What is Lumpy Skin Disease?
Lumpy Skin Disease (LSD) is a devastating disease of cattle and buffalo caused by the Capripoxvirus, and is closely related to sheep and goat pox.
It has relatively low mortality but high morbidity meaning that cattle infected can have significant production losses and welfare issues. There is no evidence that LSD can be transmitted to humans.
There have been no cases of LSD recorded in Australia, but it is spreading rapidly internationally. Since 2012, LSD has spread from Africa and the Middle East into south-eastern Europe. LSD was reported for the first time in South and East Asia in 2019. In 2021, outbreaks were reported in Sri Lanka, Thailand, Cambodia, Malaysia and Laos. More recently, in March 2022, Indonesia officially reported the virus on the island of Sumatra and there is concern that it will spread to Australia.
Transmission and Spread
The virus is believed to be transmitted between cattle by a range of arthropods including biting insects and ticks. Direct contact, contaminated feed and fomites are also believed to spread the disease but are less likely.
Other diseases of cattle may look like LSD so it is important to get a proper diagnosis. Samples can be submitted to a laboratory for testing when clinical signs first develop. Samples to collect include:
- EDTA blood (7-10ml per animal)
- Fresh tissue
- Fixed tissue (in formalin)
What are the signs?
- Incubation period is 4-14 days post infection.
- There will initially be a period of high fever (40-41.5°C) and swollen lymph glands.
- Large, firm nodules will then develop up to 5cm in diameter in the skin, particularly on the head, neck, udder, scrotum, and perineum.
- The nodules may ulcerate leading to increased risk of Flystrike.
- Other symptoms include depression, anorexia, rhinitis, conjunctivitis, and excess salivation.
In the event of an outbreak in Australia, our policy is to eradicate the disease in the shortest time possible by stamping out. Early detection is critical.
Losing our LSD free status would have significant live export and trade implications for the cattle industry. Control methods would include control of insect vectors, tracing, and surveillance, culling of infected animals, sanitary disposal of carcasses, movement controls and quarantine, decontamination of surfaces and equipment and public awareness campaigns.
There is currently no LSD vaccine approved for use in Australia, but they are commercially available overseas. Refer to the AUSVETPLAN Lumpy Skin Disease manual for a more comprehensive explanation of Australia’s prevention and response policy.
Australia has strict biosecurity procedures and policies at its borders and is working with Indonesia and neighboring countries to control their outbreaks. Products that arrive in Australia are already managed to acceptable levels, for example, strict regulations are in place for importing cattle skin and hides.
There is no effective treatment for LSD. Treatment of secondary infections and supportive care may be necessary. Therefore, prevention is of utmost importance.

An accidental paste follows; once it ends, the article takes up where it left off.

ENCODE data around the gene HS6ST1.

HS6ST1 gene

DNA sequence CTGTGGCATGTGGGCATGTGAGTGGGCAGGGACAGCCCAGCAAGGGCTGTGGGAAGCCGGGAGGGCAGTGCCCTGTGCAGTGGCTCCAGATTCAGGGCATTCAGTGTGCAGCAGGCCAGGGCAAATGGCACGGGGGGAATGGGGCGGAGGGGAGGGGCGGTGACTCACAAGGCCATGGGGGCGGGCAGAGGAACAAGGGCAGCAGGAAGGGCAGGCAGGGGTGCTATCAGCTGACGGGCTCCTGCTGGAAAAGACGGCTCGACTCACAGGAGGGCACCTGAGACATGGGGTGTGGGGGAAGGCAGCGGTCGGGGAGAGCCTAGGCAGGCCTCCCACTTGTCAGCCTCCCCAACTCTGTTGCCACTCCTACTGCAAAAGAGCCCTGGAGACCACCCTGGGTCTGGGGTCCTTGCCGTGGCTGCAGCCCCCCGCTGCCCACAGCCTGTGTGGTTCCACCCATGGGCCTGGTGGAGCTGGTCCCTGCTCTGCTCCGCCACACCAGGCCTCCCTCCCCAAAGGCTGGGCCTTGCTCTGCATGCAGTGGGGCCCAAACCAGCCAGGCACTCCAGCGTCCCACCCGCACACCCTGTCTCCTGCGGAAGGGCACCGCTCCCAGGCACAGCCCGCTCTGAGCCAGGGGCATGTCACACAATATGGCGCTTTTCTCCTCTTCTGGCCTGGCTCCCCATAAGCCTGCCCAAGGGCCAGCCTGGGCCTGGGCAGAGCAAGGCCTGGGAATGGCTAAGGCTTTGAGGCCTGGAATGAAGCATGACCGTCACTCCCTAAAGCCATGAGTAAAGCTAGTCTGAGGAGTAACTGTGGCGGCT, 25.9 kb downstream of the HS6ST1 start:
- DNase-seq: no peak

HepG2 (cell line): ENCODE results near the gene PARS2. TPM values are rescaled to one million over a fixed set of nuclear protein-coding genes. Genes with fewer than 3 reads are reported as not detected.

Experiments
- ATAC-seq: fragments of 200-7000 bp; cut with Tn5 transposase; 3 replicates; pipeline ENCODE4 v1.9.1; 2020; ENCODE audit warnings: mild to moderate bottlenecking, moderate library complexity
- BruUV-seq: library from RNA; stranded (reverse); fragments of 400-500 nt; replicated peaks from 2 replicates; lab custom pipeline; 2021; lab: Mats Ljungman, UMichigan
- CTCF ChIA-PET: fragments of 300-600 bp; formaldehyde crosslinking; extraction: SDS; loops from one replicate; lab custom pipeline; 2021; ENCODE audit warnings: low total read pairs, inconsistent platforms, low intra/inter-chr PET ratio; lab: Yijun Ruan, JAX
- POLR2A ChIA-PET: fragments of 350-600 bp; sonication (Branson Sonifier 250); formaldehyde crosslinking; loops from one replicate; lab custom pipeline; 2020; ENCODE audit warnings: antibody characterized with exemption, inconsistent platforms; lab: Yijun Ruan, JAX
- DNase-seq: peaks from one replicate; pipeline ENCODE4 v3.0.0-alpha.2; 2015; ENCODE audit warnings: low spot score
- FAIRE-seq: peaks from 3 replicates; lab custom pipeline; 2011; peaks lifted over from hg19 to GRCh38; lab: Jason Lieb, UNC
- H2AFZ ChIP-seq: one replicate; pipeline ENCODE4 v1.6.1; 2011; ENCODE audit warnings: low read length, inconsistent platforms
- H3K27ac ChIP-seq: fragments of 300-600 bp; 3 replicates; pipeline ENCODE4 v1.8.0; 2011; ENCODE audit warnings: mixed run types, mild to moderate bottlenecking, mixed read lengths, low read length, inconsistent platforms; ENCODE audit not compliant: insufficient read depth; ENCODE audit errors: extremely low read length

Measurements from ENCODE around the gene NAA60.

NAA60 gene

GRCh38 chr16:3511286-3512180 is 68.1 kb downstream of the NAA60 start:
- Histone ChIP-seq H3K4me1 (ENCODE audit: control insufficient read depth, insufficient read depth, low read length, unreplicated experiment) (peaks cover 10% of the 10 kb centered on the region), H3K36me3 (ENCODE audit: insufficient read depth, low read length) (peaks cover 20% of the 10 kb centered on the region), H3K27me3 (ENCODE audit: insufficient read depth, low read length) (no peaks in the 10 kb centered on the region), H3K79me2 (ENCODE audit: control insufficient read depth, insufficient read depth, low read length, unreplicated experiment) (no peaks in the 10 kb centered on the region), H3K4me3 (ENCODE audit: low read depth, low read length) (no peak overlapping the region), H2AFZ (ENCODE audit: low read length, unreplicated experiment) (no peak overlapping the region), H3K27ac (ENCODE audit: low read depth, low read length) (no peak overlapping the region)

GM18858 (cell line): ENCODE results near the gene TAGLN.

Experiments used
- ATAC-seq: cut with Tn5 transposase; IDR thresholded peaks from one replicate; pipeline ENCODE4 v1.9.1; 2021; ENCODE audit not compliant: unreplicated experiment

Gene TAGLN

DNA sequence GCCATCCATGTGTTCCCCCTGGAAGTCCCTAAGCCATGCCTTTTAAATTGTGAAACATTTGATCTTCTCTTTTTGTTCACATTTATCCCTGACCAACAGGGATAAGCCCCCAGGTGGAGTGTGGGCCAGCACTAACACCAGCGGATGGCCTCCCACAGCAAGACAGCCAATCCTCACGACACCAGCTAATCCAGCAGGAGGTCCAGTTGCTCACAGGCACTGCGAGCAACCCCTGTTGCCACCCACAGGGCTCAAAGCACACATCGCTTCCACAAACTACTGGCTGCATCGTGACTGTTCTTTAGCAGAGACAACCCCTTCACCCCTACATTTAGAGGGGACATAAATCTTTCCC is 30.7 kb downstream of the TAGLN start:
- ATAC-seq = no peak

What can you do as a producer?
The best way for producers to assist veterinarians and officials in ensuring Australia remains free from LSD, is to be aware of and recognise the clinical signs of LSD. Report suspected cases immediately to your veterinarian, relevant state department or the Disease Hotline.
Subsidies for Vet Visits
Subsidies are available if you need to have a veterinarian undertake a Significant Disease Investigation on your property, or for sample collection and submission from cases where it is appropriate to consider LSD as a potential differential diagnosis.
For more information, visit https://agriculture.vic.gov.au/biosecurity/animal-diseases/significant-disease-investigation-sdi-program.
Producers play a key role in protecting Australia’s livestock industries from pests and diseases by implementing sound biosecurity measures on-farm.
To find out more about building quick and simple biosecurity measures into everyday practices, and how these are an important safeguard against a disease outbreak, visit www.farmbiosecurity.com.au.
For further information, please contact the VFF Livestock Group on 1300 882 833 or by email [email protected]
Disclaimer: All care is taken in the preparation of the information and published materials produced by the Victorian Farmers Federation (VFF) including but not limited to errors, defects or omissions in the information provided. VFF does not make any representations or give any warranties about the accuracy, reliability, completeness, or suitability for any particular purpose in the preparation of the information and published materials. This publication is intended for general information purposes only and does not constitute financial, legal, investment, production, or marketing advice. To the maximum extent permitted by law, the VFF and all persons acting on behalf of the VFF in preparing documents, are excluded from all and any liability for any loss or damage of any kind arising in relation to this publication including any reliance on the information contained herein.